Activists for human rights in Iran and relatives of imprisoned activists called for Canada to take a leadership role in holding the Iranian regime to account, at a press conference on Parliament Hill on May 9.
Former justice minister Irwin Cotler, founder of the Montreal-based Raoul Wallenberg Centre for Human Rights, along with members of the House standing committee on foreign affairs and international development, and other parliamentarians, held the press conference to coincide with the start of the annual Iran Accountability Week.
They called on the Canadian government to impose sanctions on “the individual architects of repression in Iran,” including government ministers, judges, prosecutors general and heads of prisons.
“These courageous activists have put not only their livelihoods, but their very lives, on the line in the pursuit of justice and the peaceful protection of fundamental rights. Their call for support is as clear as it is compelling, and we should heed it,” said Cotler.
“In implementing targeted sanctions, Canada could help them realize rights over repression in Iran.”
The press conference was preceded by a special hearing before the foreign affairs committee and was followed by a public forum of leading Iranian women’s rights advocates.
Shirin Ebadi, Iran’s only Nobel Peace Prize recipient, expressed her support for imposing sanctions and called on Canada to be more vocal on behalf of Iranian political prisoners and imprisoned dual nationals.
Her call was echoed by Richard Ratcliffe, the husband of jailed British aid worker Nazanin Zaghari-Ratcliffe, who spoke on behalf of the families of foreign hostages in Iran.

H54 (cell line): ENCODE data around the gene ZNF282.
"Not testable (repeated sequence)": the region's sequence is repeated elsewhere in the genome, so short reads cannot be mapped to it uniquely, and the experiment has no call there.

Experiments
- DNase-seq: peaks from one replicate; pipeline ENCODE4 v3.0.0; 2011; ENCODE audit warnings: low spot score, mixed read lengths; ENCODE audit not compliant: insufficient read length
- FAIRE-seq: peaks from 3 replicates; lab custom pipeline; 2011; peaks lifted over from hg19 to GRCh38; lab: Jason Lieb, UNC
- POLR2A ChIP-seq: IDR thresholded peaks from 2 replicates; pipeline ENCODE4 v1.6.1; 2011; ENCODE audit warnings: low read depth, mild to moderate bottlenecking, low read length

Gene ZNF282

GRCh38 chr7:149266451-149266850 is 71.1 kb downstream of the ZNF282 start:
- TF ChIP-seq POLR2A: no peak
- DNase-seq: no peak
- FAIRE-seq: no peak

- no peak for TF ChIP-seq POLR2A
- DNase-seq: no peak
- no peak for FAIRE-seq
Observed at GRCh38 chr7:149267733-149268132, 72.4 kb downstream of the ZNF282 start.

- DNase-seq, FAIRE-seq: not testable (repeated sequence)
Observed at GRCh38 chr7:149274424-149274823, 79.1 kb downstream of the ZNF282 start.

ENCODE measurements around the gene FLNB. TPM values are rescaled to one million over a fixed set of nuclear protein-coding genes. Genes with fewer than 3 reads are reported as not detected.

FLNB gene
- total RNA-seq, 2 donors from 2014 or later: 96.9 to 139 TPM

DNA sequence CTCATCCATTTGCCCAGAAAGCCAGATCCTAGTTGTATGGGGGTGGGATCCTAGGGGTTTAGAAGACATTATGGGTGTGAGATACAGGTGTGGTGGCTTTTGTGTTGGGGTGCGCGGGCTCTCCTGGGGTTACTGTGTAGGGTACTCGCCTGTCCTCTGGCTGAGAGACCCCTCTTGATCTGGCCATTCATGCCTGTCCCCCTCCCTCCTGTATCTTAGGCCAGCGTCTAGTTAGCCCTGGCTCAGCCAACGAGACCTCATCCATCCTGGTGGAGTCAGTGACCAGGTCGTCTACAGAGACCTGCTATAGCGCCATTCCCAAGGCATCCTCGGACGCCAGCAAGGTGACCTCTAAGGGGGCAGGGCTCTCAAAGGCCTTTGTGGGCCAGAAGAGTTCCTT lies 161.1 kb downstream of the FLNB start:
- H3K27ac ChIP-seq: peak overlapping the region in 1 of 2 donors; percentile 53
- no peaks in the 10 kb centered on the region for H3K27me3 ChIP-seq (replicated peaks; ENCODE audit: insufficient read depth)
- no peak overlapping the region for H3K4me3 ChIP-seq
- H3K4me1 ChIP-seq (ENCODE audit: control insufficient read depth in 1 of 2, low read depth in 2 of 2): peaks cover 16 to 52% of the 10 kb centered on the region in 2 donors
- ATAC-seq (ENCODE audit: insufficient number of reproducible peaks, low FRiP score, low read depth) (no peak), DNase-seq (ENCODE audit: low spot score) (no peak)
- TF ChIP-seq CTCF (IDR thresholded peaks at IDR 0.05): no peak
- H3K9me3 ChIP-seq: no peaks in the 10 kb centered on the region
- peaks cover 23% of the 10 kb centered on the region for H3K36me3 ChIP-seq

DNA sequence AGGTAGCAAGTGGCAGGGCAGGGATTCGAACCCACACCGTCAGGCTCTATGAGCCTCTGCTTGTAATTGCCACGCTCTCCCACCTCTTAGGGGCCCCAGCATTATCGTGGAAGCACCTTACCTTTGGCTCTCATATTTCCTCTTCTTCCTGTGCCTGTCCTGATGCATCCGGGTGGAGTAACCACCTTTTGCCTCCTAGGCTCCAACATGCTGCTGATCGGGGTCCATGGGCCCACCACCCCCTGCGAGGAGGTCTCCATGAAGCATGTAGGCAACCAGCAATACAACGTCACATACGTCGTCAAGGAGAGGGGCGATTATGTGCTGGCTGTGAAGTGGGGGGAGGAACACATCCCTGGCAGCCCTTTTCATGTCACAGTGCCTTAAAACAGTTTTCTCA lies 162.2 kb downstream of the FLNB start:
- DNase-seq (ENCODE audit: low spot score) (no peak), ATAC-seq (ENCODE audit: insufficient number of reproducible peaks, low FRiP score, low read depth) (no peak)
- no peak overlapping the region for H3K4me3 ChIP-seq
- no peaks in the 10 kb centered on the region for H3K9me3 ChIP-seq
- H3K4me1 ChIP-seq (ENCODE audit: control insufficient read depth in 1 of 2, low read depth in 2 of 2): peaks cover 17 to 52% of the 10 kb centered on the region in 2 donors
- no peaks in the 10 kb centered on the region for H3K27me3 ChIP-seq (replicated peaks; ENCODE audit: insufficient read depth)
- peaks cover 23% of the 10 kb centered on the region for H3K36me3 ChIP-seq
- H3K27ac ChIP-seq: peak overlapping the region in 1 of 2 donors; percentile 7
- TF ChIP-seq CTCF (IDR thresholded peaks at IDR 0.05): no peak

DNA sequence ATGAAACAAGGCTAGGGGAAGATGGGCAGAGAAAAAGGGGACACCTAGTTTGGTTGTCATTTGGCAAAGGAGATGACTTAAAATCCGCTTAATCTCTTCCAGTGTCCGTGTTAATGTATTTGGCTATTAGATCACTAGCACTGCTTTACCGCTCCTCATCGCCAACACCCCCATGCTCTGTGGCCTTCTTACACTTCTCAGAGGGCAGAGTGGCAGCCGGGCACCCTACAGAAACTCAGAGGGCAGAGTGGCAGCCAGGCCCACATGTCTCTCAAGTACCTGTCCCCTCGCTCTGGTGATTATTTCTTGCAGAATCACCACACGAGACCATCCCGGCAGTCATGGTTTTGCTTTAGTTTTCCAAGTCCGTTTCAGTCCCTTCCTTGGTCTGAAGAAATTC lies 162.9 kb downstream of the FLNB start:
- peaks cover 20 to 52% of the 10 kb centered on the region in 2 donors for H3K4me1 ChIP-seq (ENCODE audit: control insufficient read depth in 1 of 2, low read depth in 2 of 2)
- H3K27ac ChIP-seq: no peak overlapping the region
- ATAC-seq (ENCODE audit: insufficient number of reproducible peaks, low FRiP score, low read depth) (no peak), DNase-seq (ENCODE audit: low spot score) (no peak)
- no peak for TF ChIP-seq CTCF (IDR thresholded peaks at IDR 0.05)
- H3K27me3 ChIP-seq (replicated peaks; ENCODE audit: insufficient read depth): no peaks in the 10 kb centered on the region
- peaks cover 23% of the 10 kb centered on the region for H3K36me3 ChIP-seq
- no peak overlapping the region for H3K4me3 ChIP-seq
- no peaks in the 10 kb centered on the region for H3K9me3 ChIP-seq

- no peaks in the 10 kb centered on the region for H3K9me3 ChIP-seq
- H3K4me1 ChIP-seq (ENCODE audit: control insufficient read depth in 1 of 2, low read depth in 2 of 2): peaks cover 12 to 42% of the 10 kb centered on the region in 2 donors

“My wife Nazanin was arrested on holiday in Iran and has been held in an Iranian prison for over three years,” he said.
“She is one of a wave of foreign and dual nationals in Iran from the United States, United Kingdom, Europe and Canada, such as Saeed Malekpour and Mariam Mombeini, held through arbitrary charges and used explicitly as diplomatic leverage.
“I am calling on the Canadian government and Parliament … to make clear hostage-taking is not acceptable. It is no way to conduct diplomacy.”
Leaders of Iran’s women’s rights movement similarly called for urgent action, underscoring the record number of arbitrary arrests of women’s rights defenders in Iran and the state-sanctioned repression and torture of women.
“These brave women are on the frontlines of the global struggle for women’s dignity and equality. Supporting them would be the highest expression of Canada’s feminist foreign policy,” said Shaparak Shajarazideh, who was sentenced to 20 years in prison for leading women’s rights protests and was freed by iconic human rights lawyer Nasrin Sotoudeh, who is now herself imprisoned on a sentence of 38 years in prison and 148 lashes. Shajarazideh now lives in Canada.
Cotler added that, “It is astonishing that two days after Nasrin Sotoudeh’s … sentence, Iran was elected to the United Nations Commission on the Status of Women. This culture of impunity – and even reward – must end.”